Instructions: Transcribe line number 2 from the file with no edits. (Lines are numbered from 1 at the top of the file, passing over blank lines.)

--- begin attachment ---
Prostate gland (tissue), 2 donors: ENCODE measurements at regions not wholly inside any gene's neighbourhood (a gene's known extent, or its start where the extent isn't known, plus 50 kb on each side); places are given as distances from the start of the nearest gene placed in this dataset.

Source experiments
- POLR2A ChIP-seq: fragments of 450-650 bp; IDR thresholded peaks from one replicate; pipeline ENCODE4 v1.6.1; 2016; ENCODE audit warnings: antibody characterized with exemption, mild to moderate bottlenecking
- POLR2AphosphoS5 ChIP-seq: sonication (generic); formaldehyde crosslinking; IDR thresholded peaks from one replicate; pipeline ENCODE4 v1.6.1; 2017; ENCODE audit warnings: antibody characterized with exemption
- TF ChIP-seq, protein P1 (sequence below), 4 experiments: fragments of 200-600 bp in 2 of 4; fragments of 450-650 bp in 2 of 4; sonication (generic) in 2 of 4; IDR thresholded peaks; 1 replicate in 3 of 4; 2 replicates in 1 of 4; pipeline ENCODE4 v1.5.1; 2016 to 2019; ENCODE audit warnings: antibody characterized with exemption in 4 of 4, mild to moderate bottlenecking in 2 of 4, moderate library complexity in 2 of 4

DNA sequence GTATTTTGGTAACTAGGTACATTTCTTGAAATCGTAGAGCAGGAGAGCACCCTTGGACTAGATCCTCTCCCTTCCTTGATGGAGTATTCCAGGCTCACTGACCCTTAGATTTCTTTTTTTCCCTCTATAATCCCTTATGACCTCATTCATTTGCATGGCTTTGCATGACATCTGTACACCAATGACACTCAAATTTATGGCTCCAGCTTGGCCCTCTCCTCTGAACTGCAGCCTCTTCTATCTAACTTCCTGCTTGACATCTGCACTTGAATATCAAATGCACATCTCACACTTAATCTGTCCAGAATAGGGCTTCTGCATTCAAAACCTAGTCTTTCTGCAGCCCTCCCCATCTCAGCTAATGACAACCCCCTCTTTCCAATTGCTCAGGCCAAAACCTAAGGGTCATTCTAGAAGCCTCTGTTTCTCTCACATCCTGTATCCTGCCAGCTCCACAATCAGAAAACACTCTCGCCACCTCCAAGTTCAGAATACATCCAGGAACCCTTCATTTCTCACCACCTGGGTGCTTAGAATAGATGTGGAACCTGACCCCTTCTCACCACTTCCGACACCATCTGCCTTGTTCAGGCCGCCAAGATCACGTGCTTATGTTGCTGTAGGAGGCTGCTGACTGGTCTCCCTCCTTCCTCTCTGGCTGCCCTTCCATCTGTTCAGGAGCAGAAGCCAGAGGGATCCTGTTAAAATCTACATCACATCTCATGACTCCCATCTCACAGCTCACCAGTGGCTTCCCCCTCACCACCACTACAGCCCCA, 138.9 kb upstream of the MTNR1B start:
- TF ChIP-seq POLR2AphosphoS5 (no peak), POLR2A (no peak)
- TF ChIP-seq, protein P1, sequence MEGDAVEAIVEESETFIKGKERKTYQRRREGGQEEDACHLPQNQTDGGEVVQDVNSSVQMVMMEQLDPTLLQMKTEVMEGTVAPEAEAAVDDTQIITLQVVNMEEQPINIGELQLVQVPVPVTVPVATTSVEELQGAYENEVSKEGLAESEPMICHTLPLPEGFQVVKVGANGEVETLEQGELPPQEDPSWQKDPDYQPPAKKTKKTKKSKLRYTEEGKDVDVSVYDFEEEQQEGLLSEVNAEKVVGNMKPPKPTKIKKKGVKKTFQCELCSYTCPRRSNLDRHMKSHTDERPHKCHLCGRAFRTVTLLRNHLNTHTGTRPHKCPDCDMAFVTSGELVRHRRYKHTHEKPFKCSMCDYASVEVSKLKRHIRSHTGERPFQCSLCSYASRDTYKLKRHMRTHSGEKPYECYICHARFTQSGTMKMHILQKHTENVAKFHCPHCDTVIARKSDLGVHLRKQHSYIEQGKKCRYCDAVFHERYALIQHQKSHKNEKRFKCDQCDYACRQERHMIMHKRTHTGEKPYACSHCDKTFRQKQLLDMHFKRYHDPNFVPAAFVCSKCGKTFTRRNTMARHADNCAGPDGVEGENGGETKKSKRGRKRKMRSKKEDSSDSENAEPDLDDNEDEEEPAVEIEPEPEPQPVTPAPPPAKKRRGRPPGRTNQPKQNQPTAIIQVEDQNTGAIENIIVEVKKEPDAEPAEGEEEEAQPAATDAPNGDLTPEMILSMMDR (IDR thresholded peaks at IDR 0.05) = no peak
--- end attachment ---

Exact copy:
Source experiments